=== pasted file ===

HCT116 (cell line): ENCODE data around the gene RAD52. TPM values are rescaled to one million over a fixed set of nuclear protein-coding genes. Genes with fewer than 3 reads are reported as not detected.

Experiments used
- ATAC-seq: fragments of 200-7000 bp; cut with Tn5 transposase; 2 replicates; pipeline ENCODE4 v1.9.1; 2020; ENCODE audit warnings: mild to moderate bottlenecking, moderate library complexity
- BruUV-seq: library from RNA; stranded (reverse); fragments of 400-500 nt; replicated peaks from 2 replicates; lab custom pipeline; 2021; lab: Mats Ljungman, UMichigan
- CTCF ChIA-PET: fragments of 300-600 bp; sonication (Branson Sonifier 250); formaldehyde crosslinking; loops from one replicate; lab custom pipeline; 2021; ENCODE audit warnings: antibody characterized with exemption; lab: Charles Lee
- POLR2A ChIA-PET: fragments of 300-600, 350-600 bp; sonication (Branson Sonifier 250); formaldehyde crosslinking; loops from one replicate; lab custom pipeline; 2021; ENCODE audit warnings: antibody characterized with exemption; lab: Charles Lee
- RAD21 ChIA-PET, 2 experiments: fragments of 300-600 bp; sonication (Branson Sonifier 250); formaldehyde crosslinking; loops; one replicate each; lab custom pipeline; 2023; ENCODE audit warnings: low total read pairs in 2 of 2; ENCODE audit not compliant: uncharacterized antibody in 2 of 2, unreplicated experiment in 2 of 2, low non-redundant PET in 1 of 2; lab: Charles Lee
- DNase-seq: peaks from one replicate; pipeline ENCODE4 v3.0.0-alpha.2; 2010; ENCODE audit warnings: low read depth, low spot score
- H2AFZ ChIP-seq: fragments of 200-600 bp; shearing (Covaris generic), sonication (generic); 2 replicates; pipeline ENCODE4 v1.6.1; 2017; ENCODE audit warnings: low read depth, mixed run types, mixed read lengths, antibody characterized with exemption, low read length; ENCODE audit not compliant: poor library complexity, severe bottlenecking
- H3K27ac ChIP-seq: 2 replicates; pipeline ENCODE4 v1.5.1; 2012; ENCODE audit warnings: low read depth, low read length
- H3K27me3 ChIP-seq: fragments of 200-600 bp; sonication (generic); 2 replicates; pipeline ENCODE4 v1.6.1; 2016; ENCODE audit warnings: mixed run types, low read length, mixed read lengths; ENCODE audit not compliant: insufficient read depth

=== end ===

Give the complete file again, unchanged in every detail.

HCT116 (cell line): ENCODE data around the gene RAD52. TPM values are rescaled to one million over a fixed set of nuclear protein-coding genes. Genes with fewer than 3 reads are reported as not detected.

Experiments used
- ATAC-seq: fragments of 200-7000 bp; cut with Tn5 transposase; 2 replicates; pipeline ENCODE4 v1.9.1; 2020; ENCODE audit warnings: mild to moderate bottlenecking, moderate library complexity
- BruUV-seq: library from RNA; stranded (reverse); fragments of 400-500 nt; replicated peaks from 2 replicates; lab custom pipeline; 2021; lab: Mats Ljungman, UMichigan
- CTCF ChIA-PET: fragments of 300-600 bp; sonication (Branson Sonifier 250); formaldehyde crosslinking; loops from one replicate; lab custom pipeline; 2021; ENCODE audit warnings: antibody characterized with exemption; lab: Charles Lee
- POLR2A ChIA-PET: fragments of 300-600, 350-600 bp; sonication (Branson Sonifier 250); formaldehyde crosslinking; loops from one replicate; lab custom pipeline; 2021; ENCODE audit warnings: antibody characterized with exemption; lab: Charles Lee
- RAD21 ChIA-PET, 2 experiments: fragments of 300-600 bp; sonication (Branson Sonifier 250); formaldehyde crosslinking; loops; one replicate each; lab custom pipeline; 2023; ENCODE audit warnings: low total read pairs in 2 of 2; ENCODE audit not compliant: uncharacterized antibody in 2 of 2, unreplicated experiment in 2 of 2, low non-redundant PET in 1 of 2; lab: Charles Lee
- DNase-seq: peaks from one replicate; pipeline ENCODE4 v3.0.0-alpha.2; 2010; ENCODE audit warnings: low read depth, low spot score
- H2AFZ ChIP-seq: fragments of 200-600 bp; shearing (Covaris generic), sonication (generic); 2 replicates; pipeline ENCODE4 v1.6.1; 2017; ENCODE audit warnings: low read depth, mixed run types, mixed read lengths, antibody characterized with exemption, low read length; ENCODE audit not compliant: poor library complexity, severe bottlenecking
- H3K27ac ChIP-seq: 2 replicates; pipeline ENCODE4 v1.5.1; 2012; ENCODE audit warnings: low read depth, low read length
- H3K27me3 ChIP-seq: fragments of 200-600 bp; sonication (generic); 2 replicates; pipeline ENCODE4 v1.6.1; 2016; ENCODE audit warnings: mixed run types, low read length, mixed read lengths; ENCODE audit not compliant: insufficient read depth